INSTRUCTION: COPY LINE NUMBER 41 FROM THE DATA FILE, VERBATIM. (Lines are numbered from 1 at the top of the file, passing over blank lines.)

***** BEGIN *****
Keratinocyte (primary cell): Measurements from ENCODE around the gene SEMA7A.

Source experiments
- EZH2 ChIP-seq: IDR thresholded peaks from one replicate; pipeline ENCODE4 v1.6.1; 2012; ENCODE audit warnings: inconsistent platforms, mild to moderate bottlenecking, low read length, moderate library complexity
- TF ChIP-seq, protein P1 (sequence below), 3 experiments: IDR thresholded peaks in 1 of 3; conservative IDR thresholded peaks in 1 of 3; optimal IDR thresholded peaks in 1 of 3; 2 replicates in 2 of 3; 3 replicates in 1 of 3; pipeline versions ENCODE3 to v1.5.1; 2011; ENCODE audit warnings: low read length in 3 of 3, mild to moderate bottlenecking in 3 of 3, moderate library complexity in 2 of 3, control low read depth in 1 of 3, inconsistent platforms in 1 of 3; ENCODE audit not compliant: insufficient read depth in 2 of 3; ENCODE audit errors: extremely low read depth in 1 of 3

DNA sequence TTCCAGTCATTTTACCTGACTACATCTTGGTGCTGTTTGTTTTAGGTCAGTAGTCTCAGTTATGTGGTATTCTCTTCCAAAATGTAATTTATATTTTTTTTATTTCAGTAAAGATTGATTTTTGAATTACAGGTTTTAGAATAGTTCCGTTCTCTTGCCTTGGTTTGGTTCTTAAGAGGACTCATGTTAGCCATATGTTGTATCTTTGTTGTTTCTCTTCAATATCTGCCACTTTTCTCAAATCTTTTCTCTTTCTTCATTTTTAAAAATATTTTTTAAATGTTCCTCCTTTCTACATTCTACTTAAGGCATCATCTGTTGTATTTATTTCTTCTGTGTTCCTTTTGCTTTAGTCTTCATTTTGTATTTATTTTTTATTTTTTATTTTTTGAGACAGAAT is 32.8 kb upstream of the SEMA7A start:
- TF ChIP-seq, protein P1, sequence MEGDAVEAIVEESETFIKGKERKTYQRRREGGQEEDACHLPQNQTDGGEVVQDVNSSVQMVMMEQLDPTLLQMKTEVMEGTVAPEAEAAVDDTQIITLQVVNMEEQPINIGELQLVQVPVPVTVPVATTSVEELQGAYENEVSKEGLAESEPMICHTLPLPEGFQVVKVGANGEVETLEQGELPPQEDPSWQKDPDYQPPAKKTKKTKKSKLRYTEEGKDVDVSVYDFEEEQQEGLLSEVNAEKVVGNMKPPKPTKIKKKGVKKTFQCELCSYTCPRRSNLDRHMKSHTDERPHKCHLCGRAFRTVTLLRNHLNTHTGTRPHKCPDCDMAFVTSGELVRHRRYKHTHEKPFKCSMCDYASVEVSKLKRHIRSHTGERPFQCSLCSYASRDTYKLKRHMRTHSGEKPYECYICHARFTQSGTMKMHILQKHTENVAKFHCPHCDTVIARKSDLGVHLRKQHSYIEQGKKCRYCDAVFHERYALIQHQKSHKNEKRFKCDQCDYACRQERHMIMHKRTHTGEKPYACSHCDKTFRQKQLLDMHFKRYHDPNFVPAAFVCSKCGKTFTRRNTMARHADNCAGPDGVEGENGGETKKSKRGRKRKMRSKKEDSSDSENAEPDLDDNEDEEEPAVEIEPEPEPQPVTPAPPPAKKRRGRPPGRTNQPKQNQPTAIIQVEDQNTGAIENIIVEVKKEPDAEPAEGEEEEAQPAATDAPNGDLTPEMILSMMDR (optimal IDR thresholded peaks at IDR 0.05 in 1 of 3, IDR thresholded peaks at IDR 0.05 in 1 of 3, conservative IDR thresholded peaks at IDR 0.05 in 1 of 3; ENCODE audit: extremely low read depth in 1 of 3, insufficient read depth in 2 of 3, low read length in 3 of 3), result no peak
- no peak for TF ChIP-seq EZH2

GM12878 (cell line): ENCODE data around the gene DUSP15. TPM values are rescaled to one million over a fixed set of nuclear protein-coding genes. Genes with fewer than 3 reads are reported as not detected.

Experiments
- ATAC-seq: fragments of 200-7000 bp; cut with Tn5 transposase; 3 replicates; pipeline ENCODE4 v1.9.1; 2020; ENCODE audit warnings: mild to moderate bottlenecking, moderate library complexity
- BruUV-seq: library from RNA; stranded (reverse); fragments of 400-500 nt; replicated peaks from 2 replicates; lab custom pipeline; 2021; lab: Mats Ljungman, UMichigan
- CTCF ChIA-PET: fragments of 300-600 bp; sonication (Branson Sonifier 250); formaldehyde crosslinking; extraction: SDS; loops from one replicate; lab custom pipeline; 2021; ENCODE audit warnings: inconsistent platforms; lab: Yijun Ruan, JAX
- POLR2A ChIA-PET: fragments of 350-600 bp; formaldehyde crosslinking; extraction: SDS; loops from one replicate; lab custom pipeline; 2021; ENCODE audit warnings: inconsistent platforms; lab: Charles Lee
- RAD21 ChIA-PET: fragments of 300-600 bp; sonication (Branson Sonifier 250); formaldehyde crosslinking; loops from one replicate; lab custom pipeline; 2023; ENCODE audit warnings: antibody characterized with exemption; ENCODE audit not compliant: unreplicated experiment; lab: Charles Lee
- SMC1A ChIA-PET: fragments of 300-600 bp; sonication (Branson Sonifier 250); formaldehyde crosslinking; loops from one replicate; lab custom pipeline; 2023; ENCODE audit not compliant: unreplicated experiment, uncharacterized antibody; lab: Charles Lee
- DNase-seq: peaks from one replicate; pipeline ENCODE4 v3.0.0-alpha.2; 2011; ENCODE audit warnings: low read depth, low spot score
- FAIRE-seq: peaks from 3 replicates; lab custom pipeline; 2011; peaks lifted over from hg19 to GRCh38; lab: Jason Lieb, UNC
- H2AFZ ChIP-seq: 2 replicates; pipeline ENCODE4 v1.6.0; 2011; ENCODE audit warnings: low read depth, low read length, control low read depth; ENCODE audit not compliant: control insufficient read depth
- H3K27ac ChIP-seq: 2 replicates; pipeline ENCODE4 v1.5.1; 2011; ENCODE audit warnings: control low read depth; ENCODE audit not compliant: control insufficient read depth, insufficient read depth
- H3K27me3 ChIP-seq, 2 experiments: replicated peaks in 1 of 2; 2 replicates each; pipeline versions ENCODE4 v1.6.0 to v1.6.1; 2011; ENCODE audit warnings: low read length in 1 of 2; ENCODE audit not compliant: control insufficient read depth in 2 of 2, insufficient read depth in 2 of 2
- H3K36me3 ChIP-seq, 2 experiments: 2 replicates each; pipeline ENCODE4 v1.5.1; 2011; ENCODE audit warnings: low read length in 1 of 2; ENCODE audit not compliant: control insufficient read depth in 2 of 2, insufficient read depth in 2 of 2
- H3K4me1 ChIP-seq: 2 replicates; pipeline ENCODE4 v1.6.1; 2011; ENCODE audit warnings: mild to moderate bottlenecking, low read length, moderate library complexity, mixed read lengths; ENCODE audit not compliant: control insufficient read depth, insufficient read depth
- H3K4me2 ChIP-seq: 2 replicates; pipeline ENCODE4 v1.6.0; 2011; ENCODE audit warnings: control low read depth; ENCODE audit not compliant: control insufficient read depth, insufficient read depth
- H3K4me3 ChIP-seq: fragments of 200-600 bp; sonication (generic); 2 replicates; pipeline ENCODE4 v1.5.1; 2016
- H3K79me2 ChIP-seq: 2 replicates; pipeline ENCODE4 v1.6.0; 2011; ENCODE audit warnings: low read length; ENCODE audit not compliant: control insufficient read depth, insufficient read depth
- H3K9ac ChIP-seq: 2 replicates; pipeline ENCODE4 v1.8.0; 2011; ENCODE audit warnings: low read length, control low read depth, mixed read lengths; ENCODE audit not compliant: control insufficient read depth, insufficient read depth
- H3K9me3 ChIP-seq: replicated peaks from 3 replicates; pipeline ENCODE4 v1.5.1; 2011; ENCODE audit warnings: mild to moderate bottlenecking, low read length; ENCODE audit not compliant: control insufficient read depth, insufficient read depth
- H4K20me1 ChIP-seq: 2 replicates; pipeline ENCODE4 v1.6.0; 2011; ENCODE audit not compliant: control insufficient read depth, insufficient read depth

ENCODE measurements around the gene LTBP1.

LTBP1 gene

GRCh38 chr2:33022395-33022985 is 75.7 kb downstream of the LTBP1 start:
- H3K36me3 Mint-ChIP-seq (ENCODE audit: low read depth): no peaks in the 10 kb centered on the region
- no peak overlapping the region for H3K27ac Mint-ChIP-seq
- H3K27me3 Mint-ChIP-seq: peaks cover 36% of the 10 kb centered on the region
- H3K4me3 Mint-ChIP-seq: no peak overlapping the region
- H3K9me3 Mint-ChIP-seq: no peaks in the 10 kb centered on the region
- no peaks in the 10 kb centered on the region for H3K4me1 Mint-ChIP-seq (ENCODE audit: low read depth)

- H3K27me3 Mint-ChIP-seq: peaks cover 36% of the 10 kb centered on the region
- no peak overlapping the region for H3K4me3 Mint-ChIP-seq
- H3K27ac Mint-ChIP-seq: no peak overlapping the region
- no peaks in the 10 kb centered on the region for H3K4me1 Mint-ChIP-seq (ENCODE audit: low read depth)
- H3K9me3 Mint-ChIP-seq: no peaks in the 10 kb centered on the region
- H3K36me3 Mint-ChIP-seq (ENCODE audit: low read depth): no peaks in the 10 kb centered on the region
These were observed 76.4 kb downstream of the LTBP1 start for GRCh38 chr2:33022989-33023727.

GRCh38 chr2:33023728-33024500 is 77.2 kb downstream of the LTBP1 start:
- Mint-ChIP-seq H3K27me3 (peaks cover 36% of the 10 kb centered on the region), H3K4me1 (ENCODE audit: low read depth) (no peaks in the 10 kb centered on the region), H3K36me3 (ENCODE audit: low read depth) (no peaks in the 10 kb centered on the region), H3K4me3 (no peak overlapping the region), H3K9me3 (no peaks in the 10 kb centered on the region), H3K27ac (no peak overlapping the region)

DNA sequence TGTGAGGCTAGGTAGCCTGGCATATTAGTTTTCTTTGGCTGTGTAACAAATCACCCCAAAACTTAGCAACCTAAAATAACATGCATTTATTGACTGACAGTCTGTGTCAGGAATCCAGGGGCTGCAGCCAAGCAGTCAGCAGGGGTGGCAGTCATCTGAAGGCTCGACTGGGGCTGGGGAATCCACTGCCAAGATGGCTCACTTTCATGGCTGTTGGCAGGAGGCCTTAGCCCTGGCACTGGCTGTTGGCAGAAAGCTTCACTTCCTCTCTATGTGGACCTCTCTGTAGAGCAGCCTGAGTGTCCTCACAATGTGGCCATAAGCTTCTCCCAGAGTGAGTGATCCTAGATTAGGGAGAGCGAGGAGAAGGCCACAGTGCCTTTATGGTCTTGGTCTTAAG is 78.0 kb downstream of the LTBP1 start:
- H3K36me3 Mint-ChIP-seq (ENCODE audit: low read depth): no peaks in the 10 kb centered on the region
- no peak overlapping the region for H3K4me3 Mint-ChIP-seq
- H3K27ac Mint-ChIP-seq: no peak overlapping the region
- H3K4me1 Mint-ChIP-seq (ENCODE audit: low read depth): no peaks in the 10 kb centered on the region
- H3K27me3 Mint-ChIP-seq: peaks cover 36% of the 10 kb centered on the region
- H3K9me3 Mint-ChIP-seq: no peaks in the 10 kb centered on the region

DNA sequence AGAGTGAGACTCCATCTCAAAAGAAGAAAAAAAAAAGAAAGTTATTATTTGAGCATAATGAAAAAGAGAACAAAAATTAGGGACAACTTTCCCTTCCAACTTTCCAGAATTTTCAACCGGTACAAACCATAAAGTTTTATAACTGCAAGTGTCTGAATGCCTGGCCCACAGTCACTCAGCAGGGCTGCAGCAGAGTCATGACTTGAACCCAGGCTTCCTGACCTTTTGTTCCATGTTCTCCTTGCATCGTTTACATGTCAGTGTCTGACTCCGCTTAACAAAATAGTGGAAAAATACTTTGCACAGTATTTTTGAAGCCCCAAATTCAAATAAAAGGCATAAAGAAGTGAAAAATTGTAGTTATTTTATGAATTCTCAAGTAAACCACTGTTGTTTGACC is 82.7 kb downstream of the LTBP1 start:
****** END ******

- no peaks in the 10 kb centered on the region for H3K4me1 Mint-ChIP-seq (ENCODE audit: low read depth)